We're talking about metals here. Typically, an object of metal does not consist of molecules. It consists of metal atoms, all grouped together. This is shown in the picture below:
The red circles are electrons. As you can see, you can't really say to what atom an electron 'belongs'. These electrons form the connections between the atoms - so they belong to two atoms.
Now, when a current starts flowing, these electrons indeed move. When a current flows, energy is transferred. Since the atoms can't move easily, the electrons have to move.
You can see this in the unit Ampere of current as well: 1 ampere equals 1 Coulomb per second. The Coulomb (C) is the unit of charge (Q). 1 Ampere means 1 Coulomb of charge passes a certain point in 1 second. This charge is produced by the electrons that actually flow from object one to object two.
When we're talking about DC current (normal battery-powered application, for example), these electrons will not return to their source. Consider this circuit:
At the beginning, there's a difference in charge between the negative and the positive pole: the negative pole has a surplus of electrons. This creates a force (voltage), and since there's a link between the two poles (the wire and the bulb), the electrons start to flow. The electrons move from the negative pole through the bulb to the positive pole, until there's no difference in charge anymore (or it's that little that it won't cause a current to flow).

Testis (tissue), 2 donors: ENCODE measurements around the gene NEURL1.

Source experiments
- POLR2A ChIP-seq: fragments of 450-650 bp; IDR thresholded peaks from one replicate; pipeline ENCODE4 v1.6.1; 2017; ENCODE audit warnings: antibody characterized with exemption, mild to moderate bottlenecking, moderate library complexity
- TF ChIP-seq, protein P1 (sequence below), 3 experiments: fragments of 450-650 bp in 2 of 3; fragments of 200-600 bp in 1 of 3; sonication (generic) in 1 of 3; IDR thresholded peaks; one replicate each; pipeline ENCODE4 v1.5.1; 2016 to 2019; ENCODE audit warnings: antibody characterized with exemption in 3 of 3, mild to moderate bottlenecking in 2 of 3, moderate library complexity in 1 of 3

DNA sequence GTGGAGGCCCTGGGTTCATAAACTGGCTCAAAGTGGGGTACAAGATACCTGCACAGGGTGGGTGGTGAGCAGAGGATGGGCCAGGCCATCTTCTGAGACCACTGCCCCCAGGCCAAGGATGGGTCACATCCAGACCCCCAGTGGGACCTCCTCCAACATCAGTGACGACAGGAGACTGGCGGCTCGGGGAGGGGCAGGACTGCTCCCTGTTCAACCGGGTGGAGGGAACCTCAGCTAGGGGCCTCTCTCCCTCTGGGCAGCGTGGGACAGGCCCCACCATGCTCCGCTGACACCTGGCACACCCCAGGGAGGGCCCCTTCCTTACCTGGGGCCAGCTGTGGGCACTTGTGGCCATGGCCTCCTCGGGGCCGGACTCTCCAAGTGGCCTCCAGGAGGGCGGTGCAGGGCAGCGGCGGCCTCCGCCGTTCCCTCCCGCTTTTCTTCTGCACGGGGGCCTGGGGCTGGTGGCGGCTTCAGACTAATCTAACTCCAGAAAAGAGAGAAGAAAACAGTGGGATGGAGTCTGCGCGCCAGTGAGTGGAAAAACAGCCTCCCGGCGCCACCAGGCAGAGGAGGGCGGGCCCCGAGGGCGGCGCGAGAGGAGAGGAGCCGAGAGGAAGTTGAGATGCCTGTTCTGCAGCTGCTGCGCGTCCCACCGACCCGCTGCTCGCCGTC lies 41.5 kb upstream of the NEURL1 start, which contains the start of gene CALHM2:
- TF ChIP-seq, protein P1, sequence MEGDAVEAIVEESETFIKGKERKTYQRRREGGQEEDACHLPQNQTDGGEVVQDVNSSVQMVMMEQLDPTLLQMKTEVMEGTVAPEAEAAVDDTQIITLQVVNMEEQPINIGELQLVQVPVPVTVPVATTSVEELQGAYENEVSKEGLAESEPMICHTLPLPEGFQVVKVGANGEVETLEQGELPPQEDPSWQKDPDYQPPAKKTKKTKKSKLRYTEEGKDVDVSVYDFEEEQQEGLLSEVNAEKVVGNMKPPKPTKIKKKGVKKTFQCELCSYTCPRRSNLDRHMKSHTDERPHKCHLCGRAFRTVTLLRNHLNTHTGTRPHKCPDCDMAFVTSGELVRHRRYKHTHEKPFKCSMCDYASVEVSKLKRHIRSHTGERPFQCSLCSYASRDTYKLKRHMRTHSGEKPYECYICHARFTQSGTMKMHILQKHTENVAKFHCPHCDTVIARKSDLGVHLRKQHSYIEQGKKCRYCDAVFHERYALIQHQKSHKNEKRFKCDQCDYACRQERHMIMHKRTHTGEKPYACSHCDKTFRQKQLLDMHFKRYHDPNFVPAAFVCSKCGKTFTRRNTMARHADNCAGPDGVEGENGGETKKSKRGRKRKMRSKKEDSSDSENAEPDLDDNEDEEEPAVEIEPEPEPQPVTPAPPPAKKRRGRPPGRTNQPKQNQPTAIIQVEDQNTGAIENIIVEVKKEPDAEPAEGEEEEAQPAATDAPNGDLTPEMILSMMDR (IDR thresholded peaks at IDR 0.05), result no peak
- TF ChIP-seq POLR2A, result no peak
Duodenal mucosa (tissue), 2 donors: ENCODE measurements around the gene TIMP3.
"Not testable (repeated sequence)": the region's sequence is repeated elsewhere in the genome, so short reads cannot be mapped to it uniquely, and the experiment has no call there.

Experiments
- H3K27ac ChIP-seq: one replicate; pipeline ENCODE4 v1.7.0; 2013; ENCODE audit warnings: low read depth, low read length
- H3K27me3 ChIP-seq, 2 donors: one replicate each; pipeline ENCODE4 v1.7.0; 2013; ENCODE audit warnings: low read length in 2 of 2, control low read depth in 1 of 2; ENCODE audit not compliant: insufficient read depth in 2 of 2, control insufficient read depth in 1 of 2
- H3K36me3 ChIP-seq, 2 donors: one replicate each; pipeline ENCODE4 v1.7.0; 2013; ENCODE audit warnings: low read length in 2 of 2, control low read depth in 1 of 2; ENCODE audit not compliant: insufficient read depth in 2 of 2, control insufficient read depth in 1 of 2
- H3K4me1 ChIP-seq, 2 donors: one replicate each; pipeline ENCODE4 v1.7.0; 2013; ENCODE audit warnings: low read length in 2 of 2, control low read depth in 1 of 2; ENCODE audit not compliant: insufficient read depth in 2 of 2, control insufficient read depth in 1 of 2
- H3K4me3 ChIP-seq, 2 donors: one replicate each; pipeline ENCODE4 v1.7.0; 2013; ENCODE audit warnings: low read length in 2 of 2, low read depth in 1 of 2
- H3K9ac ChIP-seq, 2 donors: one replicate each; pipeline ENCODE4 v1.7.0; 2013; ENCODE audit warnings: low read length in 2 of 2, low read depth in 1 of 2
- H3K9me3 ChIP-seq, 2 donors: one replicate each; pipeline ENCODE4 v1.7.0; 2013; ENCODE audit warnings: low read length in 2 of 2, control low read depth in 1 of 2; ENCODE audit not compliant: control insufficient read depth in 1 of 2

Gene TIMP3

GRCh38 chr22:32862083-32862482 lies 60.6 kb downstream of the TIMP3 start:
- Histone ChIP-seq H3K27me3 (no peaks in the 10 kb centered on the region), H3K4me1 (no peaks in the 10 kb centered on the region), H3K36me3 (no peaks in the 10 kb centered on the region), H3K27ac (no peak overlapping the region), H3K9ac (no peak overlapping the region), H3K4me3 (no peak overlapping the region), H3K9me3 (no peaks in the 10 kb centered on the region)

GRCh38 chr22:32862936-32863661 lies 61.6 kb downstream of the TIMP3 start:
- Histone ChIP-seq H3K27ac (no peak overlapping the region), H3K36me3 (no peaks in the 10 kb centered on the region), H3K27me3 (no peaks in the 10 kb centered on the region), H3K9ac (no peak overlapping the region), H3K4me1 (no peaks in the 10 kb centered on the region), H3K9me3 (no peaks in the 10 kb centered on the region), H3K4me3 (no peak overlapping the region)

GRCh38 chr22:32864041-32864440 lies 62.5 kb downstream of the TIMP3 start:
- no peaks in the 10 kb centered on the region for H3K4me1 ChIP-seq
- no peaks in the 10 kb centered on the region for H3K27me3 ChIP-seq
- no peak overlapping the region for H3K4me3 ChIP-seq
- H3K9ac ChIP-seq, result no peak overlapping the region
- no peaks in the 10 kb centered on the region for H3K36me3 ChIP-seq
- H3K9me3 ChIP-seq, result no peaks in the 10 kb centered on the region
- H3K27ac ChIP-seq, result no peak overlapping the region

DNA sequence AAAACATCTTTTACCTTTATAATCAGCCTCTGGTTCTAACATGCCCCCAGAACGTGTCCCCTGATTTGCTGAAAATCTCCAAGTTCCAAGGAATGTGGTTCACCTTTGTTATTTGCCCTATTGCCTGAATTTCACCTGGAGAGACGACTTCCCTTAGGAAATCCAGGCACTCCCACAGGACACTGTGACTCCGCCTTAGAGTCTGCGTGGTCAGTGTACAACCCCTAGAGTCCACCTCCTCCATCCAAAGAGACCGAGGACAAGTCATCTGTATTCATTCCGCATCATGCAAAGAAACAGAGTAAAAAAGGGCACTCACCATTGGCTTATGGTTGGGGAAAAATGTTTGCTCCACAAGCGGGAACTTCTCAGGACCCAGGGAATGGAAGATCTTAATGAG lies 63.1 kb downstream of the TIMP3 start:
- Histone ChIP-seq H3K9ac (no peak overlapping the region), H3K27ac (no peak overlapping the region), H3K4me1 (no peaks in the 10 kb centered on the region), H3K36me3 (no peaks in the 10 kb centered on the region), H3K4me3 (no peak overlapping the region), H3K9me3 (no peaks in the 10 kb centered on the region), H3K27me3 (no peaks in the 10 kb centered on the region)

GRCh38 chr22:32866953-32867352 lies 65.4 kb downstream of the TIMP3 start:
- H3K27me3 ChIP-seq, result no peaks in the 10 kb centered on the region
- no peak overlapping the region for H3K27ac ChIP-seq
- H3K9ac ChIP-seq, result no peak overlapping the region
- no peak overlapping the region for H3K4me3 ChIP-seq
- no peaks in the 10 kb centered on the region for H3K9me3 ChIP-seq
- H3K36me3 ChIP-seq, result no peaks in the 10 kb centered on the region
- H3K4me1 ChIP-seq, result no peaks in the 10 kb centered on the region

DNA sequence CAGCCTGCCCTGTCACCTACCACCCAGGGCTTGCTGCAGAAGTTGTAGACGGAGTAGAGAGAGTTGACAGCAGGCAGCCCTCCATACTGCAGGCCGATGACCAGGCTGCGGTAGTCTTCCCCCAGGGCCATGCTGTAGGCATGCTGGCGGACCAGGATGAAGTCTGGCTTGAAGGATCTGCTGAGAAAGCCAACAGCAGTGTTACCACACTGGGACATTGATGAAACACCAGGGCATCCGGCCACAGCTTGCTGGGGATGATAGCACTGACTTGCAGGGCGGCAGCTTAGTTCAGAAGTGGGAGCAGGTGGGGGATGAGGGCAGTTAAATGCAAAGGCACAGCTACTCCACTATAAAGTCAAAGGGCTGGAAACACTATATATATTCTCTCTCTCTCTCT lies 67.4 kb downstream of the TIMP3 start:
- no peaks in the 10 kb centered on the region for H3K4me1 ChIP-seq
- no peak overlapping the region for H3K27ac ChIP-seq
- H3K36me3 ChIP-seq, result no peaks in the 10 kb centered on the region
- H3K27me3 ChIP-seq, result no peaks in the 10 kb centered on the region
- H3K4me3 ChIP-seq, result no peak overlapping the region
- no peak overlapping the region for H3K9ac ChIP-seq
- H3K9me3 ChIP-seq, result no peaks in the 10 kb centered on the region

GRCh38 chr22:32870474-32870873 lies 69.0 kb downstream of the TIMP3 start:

You can now see that these electrons did not return to their source: they started at the negative pole and ended at the positive pole.
We call this a closed path because there's a circle: current starts at the battery and ends at the battery. There's confusion because the battery actually exists of two objects: the positive and the negative pole.
Look at this circuit (which is basically the same, but with a capacitor instead of a battery and a resistor instead of a bulb):
Current flows from the right side of the capacitor (negatively charged, electrons surplus) through the resistor to the left side of the capacitor (positively charged, electrons shortage). Here, the capacitor plates are separated, so you can easily see that it actually isn't a closed path.
We just call it a closed path, because current starts and ends at the capacitor.
Since the electrons don't really have to return to their base, you can now understand that electrons can flow into the earth as well. This is also what happens with lightning. Electrons flow from the clouds to the earth (or the other way around, I wouldn't know), just to neutralize the difference in charge.